Lessons In Windows PowerShell - Introduction

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One of our Team Foundation Server build servers recently ran out of disk space. Upon closer investigation, we had 6 team projects building on that server, each with at least 3 different code branches, totalling more than 18 build folders - with each build folder larger than 2Gb. Do the maths, and that is essentially more than 40Gb being used.

Those folders however are not needed after a build has completed, and they can be safely deleted - so I decided that I would write a Windows PowerShell script to delete folders that haven't been written to for more than a day, and schedule the script to run through the Windows Task Scheduler.

Well, there was only one problem... I haven't really used PowerShell before. But, a couple of hours later, and I had the solution.

The start of this series of lessons reflects some of the lessons I quickly learned.

You can find more information on Windows PowerShell at the following links.

Towards Behaviour-Driven Programming - Part 2

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Today a small team of three had a post-iteration meeting, and for the first time within the company (I dare say), there was agreement about the benefits of BDD/TDD when automated tests are required. The team agreed that it takes significantly longer to retrofit automated tests than it does to do the coding and testing in a BDD/TDD fashion.

The main reason is because when BDD/TDD practices are followed, the code is designed cleanly from the start and it tends to naturally follow best practices. When tests were retrofitted, the code typically has to be refactored/restructured and sometimes even completely rewritten so that the test cases can be properly identified and then written.

This is a hard-earned and yet relatively small victory, and after a long amount of time, suffering and battling, I'm telling everyone who'll listen!

One step closer... critical mass... you are now in my sights!

Towards Behaviour-Driven Programming

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Yes, I am a Behaviour Driven Development (BDD) man - and in this post I am limiting my discussion to Behaviour Driven Programming - the reframing of the very badly named Test Driven Development (TDD) practice. If in the future I find a better coding practice, I will switch to it, but at the moment this is the best I've found. I don't necessarily follow the practice to the letter, but I do exude the spirit of BDD.

In case you are unfamiliar with it, BDD (and its predecessor TDD) are all about developers designing their code - code that is simple to use, simple to maintain, squeaky clean, follows best practices (like SOLID development principles), and it just happens to result in the very welcome side-effect of an automated test asset suite. If you don't understand the benefit of automated tests already, then... I am sorry...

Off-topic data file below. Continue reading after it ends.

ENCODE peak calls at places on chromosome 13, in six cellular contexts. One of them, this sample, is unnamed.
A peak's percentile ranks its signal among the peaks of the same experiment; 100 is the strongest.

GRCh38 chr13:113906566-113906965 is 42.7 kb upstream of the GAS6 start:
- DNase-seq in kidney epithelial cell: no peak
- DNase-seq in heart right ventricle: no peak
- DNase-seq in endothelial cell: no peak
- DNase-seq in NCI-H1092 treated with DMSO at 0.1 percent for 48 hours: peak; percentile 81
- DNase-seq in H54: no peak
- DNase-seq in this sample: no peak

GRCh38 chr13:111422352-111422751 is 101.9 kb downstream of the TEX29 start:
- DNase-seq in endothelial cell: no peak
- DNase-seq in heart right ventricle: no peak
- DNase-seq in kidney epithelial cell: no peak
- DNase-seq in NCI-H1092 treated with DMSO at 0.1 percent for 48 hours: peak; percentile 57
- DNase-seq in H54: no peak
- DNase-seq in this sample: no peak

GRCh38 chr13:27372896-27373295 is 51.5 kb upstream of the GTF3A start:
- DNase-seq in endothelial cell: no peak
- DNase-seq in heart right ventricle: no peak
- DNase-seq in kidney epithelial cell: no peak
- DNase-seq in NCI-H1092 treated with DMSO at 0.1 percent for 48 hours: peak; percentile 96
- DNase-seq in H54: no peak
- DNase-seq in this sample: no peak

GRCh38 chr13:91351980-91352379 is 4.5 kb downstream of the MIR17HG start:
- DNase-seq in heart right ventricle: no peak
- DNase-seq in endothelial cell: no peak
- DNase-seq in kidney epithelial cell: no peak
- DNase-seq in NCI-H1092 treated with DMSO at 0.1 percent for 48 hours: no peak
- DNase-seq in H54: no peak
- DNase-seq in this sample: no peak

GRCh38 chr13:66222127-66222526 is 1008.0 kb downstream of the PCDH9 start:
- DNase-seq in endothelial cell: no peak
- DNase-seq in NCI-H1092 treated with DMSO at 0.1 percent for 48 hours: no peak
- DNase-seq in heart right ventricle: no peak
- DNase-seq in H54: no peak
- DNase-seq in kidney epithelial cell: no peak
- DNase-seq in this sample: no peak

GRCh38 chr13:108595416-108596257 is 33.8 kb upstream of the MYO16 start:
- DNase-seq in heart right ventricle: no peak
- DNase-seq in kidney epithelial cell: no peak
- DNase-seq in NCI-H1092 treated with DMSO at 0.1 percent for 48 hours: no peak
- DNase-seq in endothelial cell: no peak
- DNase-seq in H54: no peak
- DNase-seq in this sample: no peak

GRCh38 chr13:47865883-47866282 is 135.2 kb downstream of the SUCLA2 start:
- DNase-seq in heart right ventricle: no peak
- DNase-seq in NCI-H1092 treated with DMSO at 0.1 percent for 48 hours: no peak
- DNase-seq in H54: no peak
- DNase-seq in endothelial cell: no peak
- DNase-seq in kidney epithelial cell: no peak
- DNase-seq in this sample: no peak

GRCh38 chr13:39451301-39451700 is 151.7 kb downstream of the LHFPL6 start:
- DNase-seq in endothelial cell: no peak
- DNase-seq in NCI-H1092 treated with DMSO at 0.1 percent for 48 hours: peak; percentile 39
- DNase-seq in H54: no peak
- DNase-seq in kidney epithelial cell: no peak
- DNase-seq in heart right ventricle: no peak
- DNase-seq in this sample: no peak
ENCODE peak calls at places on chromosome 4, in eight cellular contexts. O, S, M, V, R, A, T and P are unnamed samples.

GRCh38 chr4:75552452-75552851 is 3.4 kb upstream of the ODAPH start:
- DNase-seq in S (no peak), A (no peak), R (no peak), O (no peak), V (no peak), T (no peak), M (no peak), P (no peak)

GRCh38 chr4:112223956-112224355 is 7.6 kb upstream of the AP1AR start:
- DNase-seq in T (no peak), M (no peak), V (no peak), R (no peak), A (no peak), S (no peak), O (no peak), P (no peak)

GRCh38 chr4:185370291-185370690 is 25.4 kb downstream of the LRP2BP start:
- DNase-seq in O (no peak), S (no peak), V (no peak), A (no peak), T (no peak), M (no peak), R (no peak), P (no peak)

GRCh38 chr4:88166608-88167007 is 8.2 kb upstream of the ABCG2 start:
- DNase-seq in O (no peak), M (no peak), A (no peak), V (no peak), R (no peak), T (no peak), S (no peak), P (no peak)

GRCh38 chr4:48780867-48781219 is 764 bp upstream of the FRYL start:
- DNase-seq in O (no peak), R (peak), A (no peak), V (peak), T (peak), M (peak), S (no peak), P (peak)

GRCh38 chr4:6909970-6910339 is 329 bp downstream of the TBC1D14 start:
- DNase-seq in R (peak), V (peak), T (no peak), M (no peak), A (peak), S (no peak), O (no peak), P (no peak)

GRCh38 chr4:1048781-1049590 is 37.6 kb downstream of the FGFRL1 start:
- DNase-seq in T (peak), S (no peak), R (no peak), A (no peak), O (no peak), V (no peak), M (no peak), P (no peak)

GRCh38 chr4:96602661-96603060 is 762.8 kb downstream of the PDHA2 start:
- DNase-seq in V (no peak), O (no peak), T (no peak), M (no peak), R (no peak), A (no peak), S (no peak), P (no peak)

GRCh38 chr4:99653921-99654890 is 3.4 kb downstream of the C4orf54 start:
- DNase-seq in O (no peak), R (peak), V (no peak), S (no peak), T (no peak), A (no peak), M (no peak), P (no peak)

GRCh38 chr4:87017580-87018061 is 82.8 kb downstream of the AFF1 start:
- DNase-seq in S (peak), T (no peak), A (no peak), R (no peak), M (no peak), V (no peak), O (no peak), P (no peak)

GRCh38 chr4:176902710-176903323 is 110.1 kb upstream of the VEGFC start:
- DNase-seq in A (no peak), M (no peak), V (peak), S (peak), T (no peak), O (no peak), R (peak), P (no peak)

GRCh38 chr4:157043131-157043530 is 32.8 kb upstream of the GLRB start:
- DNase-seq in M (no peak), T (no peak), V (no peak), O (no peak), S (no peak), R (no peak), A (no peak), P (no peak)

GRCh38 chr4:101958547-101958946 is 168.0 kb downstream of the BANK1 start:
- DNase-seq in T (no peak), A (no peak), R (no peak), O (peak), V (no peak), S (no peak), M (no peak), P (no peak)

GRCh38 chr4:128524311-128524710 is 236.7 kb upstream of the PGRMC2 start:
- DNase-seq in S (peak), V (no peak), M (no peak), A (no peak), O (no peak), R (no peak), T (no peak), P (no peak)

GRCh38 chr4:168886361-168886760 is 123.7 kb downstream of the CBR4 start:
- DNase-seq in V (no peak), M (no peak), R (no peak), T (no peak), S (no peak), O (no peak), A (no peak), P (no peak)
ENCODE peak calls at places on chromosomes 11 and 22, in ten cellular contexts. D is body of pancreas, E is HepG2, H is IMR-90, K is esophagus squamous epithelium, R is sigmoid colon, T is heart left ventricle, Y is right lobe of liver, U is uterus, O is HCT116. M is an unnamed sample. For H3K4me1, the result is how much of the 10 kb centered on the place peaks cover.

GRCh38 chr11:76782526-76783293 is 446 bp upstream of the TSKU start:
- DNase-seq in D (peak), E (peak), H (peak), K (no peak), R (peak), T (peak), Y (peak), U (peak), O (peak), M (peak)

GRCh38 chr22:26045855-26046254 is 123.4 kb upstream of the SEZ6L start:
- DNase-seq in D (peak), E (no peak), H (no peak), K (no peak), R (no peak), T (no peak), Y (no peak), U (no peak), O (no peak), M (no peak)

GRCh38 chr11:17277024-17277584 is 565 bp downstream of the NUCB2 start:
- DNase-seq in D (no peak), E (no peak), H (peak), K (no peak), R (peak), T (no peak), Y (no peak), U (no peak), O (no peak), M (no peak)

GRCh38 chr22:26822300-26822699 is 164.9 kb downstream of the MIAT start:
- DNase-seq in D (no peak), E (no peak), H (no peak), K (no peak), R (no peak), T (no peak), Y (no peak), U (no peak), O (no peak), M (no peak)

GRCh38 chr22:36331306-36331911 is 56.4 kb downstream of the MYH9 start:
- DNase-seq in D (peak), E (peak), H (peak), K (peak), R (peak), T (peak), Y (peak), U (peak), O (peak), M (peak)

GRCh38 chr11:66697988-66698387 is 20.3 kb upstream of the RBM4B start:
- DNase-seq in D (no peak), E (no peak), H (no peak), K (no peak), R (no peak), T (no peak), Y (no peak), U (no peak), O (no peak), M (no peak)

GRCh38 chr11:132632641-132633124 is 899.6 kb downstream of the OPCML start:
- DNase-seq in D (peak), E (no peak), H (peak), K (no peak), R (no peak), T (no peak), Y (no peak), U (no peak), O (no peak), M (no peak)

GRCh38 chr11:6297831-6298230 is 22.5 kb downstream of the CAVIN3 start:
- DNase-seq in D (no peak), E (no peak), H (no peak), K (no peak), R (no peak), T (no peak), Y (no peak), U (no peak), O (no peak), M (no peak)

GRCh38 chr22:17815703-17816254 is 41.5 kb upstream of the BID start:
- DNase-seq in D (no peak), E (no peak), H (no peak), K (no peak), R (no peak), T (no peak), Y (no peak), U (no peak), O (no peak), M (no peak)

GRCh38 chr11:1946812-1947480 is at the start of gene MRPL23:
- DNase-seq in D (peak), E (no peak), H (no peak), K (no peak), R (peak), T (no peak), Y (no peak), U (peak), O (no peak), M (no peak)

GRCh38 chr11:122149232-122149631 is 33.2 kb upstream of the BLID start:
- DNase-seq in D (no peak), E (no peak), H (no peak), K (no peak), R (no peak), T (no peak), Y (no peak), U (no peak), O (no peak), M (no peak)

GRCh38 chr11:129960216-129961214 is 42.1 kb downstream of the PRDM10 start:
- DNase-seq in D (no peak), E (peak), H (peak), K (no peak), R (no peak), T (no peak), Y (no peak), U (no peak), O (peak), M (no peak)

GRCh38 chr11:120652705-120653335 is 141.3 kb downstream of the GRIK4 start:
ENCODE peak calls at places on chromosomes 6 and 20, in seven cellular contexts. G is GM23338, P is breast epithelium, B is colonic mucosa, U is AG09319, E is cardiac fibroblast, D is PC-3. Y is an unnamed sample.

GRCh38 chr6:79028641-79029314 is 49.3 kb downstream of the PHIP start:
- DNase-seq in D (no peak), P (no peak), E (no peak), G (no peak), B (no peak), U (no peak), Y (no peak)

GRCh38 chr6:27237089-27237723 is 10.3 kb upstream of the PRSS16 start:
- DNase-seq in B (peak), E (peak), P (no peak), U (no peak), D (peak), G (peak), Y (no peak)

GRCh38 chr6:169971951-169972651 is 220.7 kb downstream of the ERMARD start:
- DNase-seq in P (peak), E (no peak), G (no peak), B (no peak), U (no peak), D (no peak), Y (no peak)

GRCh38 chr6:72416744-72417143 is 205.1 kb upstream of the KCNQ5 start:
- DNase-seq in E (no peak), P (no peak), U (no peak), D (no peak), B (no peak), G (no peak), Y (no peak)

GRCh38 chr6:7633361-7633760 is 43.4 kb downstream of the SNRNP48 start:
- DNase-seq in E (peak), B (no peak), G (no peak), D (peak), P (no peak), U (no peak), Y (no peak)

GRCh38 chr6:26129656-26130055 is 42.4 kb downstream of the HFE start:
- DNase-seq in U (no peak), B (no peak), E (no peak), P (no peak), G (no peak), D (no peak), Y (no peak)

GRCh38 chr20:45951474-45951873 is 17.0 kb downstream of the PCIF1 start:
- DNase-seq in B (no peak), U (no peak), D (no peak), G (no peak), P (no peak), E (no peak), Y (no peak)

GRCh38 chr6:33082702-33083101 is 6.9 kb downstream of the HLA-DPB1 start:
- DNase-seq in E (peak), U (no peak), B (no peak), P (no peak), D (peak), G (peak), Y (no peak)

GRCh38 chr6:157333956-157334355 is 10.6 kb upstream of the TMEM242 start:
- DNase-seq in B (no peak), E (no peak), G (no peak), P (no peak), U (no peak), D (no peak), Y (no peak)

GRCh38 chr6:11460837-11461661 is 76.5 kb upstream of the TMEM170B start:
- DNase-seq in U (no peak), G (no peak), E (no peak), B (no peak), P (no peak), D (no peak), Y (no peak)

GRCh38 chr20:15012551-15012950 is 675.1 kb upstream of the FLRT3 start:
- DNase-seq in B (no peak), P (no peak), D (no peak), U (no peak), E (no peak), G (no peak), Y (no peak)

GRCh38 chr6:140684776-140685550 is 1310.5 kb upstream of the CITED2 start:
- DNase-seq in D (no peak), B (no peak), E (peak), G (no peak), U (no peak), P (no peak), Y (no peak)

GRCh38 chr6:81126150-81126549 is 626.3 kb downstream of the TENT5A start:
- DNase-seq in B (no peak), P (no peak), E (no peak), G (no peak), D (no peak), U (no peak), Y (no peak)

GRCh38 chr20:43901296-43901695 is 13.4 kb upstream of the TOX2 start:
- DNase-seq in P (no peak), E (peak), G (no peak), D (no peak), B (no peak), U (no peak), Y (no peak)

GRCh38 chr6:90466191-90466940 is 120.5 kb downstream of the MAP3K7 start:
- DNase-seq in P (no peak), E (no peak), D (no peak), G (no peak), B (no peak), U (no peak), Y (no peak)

For almost two years now, I have been attempting to up-skill and convince various developers and teams and management at work about the benefits of BDD. The slow progress that has been made at work in no way correlates with my efforts - it is quite difficult to change the culture of teams. However, slowly and surely, I am happy to say that progress is being made.

Late last Friday night, I was showing a well-intentioned developer how he could perform behaviour tests on his code. We started by trying to retrofit the tests to his code, but it was quite smelly to say the least. In addition, because of the structure of the code, we were struggling to identify the valuable test cases we would create. In my disbelief, I quickly reached the point where I blurted out something along the lines of "if it were written using BDD/TDD practices in the first place, then we wouldn't be having this trouble" - and it was true.

FLASH! It was one of those defined moments in history. I almost didn't realise what I had said, but then it sank in... and the door reopened to showcase the power of BDD/TDD...

We then scrapped most of the pre-written code, and in a Pair-Programming style I walked the developer through the process of how to write clean code and perform unit testing with the practice of BDD/TDD. The resulting code was clean, intuitive, highly maintainable (as it read like a story), and was easily tested.

We compared the code that he had written with the new code, and there was no contest - the BDD/TDD code was significantly better, and the tests were easy and quick to create.

BDD/TDD is the unavoidable "pit of success" that enables the writing of clean, high quality code with automated test cases.

Intellisense for ASP.NET Markup Not Appearing In Visual Studio 2008

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I recently came across the problem where the intellisense for ASP.NET markup was not appearing in Visual Studio 2008.

After doing a Google search, I had gathered and tried the following suggestions:

  • In Visual Studio: Tools ➞ Options ➞ Text Editor ➞ All Languages ➞ Turn on "Auto list members"
  • Reinstalling Resharper
  • Deleting the HKEY\Local Machine\Software\Microsoft\VisualStudio\9.0 registry node (which then prevented Visual Studio from running!)
  • Repairing Visual Studio
  • Uninstalling and then reinstalling Visual Studio

And still it didn't solve my issue - there was still no ASP.NET intellisense for me!

The solution was to right click on a .aspx page in my solution, select "Open With" and change the default setting back to "Web Form Editor".

Somehow, someway, this had changed.

Hopefully this will save someone else a few days of hassle!